Better Water in Mon

DNR: Based on fish caught

Morgantown Dominion Post
28 September 2013
By Tom Terrarosa

Based on the number of fish caught in the Monongahela River, state officials conclude the water quality has improved.

Frank Jernazik, with the West Virginia Division of Natural Resources, reported this finding Friday during a press conference held by B.A.S.S. Nation of West Virginia to highlight the Northern Qualifier fishing tournament.

The tournament will be held Oct. 5-6 on the Monongahela River, near Pricketts Fort.

Among other topics of discussion were the improved quality of the Monongahela River and the economic impact fishing has on the Morgantown area.

“This is a great fishing comm u n i t y, ” said Tim Mitchem, president of B.A.S.S. Nation of West Virginia. “We want people to know about it.”

Jernazik was among the first to speak and said the improvement to the water quality in the Mon has been significant. He explained that can be measured by the increase in numbers and types of fish present compared to years ago.

“It is my pleasure to talk about the improvement in water quality,” Jernazik said. “In the late 1970s the catch-rate for large bass was 0.05 fish per hour. Today it is 0.18 fish per hour. So we have a 3.5 times increase in success rate.”

Jernazik explained that more fish being caught means there are more fish in the river; and if there are more fish in the river, this means the quality of the water is improving.

According to Metchem, area coal companies have done a great job cleaning up the remnants of the mines, leading to a decrease in the pollution caused by their drainage into the river.

Metchem said that this has played a large role in the improvement of the Mon River’s water quality.

B.A.S.S. tournament

Participants in this tournament must be part of the B.A.S.S. Nation organization. Fishermen can join clubs in their area, Mitchem said.

Those clubs hold mini-tournaments and funnel the best fishermen, both on-boat and off-boat, into the regional qualifiers.

The Northern Qualifier tournament has about 90-110 participants each year. About half the field from each regional qualifier will advance to the state tournament in Summersville. In the northern region, that means 27 boaters and 27 non-boaters will advance.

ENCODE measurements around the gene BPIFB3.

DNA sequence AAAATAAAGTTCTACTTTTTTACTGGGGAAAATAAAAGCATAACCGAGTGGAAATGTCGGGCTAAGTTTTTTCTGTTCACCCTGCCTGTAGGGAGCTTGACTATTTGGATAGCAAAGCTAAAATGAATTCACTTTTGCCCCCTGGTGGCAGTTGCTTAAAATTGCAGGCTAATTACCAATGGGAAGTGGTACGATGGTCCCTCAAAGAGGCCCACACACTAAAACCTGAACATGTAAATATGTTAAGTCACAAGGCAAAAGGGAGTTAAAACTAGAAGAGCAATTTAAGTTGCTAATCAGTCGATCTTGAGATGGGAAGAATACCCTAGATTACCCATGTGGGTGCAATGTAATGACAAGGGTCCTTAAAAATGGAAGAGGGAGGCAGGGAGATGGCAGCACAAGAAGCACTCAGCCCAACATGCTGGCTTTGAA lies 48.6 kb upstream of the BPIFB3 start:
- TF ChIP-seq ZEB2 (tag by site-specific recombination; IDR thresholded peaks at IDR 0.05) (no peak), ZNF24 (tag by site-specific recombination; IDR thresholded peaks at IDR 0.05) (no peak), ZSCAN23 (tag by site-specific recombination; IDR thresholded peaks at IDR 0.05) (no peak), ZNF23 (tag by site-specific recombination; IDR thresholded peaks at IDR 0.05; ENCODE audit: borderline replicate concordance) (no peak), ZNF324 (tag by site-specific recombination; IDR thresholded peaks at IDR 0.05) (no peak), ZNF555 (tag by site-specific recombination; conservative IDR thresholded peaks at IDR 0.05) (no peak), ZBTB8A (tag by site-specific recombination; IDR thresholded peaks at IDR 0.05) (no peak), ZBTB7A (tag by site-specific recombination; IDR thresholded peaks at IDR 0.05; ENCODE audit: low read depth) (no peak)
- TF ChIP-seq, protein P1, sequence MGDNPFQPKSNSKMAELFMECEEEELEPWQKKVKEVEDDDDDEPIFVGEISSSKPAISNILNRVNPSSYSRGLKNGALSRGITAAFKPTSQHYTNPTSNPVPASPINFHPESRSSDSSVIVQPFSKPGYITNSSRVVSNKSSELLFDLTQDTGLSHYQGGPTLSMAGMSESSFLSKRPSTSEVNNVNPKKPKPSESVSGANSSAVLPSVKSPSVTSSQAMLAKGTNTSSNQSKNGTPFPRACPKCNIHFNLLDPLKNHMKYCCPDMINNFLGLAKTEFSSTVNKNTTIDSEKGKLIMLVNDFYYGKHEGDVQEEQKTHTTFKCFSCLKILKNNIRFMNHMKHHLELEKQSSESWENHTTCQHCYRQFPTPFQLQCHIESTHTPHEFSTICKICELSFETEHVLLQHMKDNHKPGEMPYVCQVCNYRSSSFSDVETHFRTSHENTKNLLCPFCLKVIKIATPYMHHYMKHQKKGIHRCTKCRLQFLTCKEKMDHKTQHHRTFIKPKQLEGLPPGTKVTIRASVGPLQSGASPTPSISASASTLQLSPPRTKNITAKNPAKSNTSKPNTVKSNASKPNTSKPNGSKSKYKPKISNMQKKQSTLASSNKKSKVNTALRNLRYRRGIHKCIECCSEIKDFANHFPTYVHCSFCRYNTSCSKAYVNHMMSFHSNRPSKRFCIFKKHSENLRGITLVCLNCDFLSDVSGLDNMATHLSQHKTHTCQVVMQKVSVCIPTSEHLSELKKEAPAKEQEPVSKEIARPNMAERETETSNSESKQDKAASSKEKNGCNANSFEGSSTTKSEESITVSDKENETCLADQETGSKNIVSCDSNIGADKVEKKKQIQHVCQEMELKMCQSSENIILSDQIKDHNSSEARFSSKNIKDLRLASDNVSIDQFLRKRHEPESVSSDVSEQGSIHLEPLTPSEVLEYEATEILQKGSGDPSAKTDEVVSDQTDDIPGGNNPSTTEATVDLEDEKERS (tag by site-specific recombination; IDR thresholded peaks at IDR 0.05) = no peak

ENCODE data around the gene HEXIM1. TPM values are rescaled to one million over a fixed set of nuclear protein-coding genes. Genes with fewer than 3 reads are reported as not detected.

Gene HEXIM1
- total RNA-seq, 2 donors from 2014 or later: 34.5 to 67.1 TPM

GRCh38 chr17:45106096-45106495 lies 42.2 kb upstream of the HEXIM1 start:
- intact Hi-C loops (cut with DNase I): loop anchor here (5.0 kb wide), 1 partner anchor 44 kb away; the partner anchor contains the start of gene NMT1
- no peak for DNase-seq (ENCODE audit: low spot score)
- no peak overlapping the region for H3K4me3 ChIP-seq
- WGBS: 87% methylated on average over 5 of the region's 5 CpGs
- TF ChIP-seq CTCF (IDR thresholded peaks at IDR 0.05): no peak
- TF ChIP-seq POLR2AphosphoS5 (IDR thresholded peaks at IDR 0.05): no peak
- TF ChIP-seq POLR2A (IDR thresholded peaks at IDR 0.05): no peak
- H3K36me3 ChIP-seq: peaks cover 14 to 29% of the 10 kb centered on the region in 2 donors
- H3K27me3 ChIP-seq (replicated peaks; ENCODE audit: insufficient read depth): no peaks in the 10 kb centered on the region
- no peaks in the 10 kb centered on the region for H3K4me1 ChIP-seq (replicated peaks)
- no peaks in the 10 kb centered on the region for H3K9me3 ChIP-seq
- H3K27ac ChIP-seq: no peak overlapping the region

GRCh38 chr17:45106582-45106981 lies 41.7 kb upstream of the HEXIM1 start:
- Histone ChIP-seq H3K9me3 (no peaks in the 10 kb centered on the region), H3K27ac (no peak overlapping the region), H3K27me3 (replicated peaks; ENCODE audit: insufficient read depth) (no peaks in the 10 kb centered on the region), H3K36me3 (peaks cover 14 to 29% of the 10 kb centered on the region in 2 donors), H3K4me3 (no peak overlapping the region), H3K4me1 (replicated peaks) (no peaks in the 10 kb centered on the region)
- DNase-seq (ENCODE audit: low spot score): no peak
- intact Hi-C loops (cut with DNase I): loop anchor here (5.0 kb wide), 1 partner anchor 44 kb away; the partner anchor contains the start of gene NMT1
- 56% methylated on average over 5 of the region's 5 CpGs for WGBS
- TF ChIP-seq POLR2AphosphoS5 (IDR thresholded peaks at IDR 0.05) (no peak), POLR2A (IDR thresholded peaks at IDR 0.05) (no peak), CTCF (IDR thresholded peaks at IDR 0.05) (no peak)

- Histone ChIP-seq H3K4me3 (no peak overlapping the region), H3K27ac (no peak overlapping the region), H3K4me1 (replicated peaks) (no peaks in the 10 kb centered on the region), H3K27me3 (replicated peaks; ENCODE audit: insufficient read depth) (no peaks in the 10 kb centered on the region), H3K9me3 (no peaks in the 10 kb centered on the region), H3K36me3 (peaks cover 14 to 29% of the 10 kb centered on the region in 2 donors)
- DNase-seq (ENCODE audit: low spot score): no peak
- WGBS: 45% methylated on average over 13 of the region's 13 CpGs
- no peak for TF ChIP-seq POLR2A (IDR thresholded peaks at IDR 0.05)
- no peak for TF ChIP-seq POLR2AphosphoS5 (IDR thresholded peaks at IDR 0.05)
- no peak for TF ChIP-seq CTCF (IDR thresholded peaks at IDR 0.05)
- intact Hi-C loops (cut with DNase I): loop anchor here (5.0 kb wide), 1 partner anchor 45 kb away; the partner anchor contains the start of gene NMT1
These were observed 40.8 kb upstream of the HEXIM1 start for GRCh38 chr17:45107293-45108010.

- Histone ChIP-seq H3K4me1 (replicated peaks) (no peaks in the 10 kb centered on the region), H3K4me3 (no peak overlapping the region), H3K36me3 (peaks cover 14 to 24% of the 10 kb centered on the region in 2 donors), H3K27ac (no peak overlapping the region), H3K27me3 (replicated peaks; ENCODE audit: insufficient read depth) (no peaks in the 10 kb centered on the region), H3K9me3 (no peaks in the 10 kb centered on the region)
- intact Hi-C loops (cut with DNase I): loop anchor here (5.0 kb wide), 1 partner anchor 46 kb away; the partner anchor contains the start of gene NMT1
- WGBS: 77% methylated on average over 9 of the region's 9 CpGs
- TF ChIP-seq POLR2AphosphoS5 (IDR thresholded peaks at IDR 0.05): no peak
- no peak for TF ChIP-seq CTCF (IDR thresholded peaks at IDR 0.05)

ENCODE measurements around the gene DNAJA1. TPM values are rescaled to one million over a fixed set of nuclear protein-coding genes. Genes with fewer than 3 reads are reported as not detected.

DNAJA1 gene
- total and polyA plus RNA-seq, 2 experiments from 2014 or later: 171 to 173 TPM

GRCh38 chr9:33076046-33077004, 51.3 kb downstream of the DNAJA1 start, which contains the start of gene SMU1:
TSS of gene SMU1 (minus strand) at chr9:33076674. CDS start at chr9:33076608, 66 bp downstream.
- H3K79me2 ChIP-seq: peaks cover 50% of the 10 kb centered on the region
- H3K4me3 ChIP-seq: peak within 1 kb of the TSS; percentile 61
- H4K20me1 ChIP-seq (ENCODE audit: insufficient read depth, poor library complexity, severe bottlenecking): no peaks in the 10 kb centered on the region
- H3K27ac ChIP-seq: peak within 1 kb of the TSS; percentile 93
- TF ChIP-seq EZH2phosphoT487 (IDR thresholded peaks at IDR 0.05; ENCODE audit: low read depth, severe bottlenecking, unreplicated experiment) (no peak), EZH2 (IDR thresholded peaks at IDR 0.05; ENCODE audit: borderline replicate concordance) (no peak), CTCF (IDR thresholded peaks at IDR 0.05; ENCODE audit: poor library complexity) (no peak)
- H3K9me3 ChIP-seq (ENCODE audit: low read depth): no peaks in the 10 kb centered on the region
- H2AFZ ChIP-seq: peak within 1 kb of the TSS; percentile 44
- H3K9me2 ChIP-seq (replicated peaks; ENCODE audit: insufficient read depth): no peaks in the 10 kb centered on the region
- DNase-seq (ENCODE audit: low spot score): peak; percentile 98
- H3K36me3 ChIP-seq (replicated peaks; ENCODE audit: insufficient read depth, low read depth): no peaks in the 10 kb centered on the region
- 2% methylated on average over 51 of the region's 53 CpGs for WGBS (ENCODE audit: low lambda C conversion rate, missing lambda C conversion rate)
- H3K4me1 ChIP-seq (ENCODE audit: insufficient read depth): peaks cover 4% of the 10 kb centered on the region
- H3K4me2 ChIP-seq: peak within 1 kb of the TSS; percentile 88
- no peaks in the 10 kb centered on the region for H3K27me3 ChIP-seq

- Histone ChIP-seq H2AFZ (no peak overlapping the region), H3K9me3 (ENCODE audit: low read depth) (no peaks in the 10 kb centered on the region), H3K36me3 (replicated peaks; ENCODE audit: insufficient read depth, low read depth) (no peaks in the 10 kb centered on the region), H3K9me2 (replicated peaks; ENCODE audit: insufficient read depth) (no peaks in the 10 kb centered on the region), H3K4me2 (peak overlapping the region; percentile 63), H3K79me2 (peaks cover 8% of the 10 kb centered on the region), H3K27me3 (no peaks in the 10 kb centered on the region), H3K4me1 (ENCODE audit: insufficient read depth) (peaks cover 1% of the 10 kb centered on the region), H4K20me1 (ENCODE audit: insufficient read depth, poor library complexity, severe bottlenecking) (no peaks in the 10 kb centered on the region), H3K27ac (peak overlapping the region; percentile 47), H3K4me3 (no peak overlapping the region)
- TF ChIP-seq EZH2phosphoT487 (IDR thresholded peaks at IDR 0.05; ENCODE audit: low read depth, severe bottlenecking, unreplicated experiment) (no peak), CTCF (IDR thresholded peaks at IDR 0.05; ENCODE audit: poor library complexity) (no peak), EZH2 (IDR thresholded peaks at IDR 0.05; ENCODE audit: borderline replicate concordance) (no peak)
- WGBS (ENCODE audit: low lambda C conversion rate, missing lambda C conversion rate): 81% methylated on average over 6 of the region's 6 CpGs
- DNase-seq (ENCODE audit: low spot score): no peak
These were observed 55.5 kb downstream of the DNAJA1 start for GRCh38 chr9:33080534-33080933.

The entire Mon River from where it begins near Tygart Lake to the last lock in West Virginia is open for tournament fishing. Pennsylvania waters are off-limits.

One issue many of the speakers touched on was the closing of the Mon River locks. Jernazik said the closure of the locks limits use of 13 miles of the river, leaving only 17 miles left for fishing by those in boats.

For the tournament, the locks will be temporarily reopened, but several speakers advocated working with the U.S. Army Corps of Engineers to reopen them indefinitely.

Barry Pallay, president of the Upper Mon River Association, said the Mon River and its locks and dams have been critical to commerce in the Morgantown economy, and he believes the locks need to be left open to fully capitalize on that commerce.

“Please support efforts to reopen the locks,” Palley said to those in attendance.

Mitchem said he has done calculations using economic indicators to determine the impact fishing has had on the local economy. He estimates that since 2002, tournament fishing on the Mon River has brought about $6 million to the local economy.

That would include fishermen who visit the area for a tournament and spend money at hotels, restaurants and other businesses.

Other speakers were Jim Summers, vice president of B.A.S.S. Nation; Randy Huffman, cabinet secretary of W.Va. Department of Environmental Protection; Bill Raney, president of the W.Va. Coal Association; and Miranda Kessel from CONSOL Energy.